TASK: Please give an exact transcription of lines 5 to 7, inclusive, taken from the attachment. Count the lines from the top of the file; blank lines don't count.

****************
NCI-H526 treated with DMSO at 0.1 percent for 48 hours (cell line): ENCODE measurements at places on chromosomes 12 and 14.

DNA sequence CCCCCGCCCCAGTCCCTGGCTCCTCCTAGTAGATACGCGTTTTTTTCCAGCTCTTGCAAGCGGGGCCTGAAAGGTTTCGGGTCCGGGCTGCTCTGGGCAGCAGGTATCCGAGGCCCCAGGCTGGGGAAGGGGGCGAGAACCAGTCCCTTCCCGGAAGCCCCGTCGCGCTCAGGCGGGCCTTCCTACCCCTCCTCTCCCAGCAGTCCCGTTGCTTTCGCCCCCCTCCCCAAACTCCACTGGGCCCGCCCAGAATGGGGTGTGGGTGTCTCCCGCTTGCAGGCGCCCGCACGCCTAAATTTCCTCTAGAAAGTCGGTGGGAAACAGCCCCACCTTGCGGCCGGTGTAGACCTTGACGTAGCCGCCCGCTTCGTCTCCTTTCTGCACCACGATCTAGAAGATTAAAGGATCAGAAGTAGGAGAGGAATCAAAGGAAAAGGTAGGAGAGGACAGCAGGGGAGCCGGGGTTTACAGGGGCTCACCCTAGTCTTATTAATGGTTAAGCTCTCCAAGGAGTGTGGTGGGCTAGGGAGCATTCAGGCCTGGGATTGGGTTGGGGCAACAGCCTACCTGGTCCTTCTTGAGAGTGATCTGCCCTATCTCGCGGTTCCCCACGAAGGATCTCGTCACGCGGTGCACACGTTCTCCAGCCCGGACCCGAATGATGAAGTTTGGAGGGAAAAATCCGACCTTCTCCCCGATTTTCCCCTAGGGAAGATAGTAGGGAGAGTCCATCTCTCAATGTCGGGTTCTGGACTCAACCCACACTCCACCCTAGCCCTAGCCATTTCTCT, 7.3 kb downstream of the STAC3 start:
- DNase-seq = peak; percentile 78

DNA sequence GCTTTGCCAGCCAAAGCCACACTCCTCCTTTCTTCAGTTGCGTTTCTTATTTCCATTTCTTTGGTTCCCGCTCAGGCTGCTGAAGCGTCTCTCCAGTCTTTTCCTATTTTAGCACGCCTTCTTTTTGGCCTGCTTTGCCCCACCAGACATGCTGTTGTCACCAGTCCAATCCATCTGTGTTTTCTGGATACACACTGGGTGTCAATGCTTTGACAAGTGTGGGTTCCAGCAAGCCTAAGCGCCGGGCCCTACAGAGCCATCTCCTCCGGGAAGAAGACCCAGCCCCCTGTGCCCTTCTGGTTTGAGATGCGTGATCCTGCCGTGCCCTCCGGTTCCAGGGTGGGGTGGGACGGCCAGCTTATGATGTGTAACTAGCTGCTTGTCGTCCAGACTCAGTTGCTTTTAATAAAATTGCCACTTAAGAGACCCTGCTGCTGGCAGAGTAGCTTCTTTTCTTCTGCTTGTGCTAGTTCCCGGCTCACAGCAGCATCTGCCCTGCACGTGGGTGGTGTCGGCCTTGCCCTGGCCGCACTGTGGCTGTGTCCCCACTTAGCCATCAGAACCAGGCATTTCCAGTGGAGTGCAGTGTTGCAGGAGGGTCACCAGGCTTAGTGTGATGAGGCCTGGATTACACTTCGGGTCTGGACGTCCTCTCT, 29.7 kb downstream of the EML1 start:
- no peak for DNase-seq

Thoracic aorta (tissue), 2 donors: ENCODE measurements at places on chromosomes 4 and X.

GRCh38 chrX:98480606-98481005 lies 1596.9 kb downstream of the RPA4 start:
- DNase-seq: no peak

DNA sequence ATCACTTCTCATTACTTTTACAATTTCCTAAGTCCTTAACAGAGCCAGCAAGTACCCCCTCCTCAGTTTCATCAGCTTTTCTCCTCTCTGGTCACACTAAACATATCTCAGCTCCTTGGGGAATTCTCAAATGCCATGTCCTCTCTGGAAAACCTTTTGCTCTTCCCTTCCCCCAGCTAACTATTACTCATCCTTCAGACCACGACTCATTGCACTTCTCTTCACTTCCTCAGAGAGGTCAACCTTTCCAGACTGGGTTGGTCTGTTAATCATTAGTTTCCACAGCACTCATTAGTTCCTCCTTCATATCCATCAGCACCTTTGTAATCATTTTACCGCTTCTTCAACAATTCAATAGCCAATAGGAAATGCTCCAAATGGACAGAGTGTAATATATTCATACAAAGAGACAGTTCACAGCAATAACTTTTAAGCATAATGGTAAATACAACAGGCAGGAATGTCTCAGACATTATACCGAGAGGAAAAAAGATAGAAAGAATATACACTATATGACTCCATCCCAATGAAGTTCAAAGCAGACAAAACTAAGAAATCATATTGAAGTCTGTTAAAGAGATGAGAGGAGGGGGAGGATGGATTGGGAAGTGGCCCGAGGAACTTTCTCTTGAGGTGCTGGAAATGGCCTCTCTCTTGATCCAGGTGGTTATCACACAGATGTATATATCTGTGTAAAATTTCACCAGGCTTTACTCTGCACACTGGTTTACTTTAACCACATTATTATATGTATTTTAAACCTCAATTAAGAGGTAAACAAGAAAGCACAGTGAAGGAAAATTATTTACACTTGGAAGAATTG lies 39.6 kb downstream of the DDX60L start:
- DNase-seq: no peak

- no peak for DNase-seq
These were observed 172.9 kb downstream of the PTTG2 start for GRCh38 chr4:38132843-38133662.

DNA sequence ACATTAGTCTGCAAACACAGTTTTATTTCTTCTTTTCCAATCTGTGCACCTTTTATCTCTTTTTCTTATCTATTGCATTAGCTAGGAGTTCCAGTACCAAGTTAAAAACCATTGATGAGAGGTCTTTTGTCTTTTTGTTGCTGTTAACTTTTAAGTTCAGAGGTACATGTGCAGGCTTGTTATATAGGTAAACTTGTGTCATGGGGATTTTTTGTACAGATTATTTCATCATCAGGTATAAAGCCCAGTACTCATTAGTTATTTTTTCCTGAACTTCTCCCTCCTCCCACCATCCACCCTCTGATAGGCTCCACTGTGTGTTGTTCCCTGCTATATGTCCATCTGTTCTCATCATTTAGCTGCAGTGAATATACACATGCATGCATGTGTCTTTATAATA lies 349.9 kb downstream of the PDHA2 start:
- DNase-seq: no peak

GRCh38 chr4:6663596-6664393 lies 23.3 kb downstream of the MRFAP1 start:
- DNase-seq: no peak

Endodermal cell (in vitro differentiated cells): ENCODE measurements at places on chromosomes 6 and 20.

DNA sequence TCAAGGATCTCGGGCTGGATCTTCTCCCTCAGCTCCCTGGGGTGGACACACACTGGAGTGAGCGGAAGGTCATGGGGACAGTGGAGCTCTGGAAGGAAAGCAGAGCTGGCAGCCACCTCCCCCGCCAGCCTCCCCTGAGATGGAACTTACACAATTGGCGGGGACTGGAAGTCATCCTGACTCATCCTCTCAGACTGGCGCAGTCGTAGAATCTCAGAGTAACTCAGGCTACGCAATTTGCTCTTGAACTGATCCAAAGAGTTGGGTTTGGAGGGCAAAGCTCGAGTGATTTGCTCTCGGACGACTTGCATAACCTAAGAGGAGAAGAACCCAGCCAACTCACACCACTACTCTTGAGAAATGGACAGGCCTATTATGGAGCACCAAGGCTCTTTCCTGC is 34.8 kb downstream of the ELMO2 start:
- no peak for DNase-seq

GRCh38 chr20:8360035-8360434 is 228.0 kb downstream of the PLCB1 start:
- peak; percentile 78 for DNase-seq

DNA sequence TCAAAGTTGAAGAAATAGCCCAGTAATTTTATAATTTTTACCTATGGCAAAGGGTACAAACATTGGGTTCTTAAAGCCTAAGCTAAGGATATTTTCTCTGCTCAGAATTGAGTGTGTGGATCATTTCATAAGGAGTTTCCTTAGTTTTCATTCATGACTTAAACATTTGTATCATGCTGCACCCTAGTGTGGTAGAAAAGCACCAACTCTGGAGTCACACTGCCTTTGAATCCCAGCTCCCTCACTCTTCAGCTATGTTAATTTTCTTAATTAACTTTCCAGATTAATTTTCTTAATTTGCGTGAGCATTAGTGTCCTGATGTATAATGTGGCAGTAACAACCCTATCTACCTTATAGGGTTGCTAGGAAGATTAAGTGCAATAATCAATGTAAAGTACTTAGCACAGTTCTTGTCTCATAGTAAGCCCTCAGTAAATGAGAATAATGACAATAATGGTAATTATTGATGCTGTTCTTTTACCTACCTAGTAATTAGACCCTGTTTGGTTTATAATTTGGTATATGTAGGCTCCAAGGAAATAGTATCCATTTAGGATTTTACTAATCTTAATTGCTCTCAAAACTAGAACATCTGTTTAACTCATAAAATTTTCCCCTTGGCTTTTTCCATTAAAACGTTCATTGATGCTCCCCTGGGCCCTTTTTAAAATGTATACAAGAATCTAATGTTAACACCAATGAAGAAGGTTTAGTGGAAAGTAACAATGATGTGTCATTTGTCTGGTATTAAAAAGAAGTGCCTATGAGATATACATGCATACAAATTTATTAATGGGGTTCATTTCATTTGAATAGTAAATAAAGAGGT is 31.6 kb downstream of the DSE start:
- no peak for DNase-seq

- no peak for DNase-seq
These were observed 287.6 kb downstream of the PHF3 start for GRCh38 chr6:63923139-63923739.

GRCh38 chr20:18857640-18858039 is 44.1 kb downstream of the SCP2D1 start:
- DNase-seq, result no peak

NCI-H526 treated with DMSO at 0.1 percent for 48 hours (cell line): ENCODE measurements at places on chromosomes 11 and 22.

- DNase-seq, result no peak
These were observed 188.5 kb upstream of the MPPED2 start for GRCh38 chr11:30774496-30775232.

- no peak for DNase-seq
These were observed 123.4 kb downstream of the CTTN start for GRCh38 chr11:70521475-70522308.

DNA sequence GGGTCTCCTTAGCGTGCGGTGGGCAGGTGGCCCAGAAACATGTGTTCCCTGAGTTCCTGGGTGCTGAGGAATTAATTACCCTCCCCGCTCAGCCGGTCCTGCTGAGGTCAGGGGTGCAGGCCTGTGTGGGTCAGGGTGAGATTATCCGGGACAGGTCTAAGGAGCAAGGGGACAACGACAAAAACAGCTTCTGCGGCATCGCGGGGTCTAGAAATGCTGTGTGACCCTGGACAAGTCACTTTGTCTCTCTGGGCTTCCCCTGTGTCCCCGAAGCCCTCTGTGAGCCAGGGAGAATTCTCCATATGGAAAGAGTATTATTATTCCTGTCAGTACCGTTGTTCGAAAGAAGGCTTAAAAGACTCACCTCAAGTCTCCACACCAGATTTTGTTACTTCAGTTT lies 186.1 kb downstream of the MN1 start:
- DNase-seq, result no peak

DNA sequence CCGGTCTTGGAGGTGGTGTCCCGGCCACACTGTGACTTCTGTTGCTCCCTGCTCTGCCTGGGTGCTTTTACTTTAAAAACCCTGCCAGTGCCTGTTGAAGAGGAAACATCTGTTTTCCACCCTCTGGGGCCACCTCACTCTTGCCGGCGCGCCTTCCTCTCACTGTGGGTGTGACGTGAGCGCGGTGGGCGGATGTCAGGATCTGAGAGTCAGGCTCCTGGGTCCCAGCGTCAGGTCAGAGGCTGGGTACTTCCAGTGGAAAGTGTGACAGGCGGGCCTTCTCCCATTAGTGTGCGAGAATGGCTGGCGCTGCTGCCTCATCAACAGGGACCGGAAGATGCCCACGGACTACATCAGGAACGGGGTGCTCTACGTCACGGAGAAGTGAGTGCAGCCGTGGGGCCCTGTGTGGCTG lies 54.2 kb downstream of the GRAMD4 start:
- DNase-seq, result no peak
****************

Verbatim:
- no peak for DNase-seq

Thoracic aorta (tissue), 2 donors: ENCODE measurements at places on chromosomes 4 and X.

GRCh38 chrX:98480606-98481005 lies 1596.9 kb downstream of the RPA4 start: